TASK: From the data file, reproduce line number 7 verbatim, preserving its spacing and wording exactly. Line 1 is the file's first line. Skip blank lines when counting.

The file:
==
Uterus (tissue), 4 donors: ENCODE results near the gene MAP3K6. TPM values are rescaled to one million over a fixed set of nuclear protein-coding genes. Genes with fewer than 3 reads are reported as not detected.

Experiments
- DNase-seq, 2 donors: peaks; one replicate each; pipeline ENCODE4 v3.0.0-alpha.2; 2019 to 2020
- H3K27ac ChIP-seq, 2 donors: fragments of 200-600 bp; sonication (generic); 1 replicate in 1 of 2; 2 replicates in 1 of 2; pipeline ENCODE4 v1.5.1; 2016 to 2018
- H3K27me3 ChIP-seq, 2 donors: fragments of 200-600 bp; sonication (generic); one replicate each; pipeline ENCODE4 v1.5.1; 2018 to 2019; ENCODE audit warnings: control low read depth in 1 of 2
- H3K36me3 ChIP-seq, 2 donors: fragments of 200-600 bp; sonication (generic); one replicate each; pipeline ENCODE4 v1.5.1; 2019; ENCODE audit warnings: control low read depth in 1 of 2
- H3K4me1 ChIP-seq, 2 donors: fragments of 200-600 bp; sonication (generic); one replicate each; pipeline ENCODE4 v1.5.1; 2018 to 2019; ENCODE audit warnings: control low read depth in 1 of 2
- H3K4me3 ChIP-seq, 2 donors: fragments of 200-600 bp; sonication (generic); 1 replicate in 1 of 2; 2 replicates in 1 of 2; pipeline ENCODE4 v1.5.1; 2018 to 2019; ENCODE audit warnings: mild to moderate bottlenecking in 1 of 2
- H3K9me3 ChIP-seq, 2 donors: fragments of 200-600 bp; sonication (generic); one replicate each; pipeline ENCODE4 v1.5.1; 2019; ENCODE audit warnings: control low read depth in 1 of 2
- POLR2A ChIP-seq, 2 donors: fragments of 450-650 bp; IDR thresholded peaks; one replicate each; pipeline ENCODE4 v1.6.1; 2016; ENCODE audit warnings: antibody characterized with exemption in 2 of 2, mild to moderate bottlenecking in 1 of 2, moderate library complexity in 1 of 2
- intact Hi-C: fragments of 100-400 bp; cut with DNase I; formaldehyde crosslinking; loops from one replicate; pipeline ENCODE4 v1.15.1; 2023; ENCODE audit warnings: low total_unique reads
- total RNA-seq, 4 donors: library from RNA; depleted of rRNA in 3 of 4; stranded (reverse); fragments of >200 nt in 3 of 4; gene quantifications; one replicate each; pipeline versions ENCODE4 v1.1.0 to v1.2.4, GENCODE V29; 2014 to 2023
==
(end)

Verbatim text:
- H3K4me1 ChIP-seq, 2 donors: fragments of 200-600 bp; sonication (generic); one replicate each; pipeline ENCODE4 v1.5.1; 2018 to 2019; ENCODE audit warnings: control low read depth in 1 of 2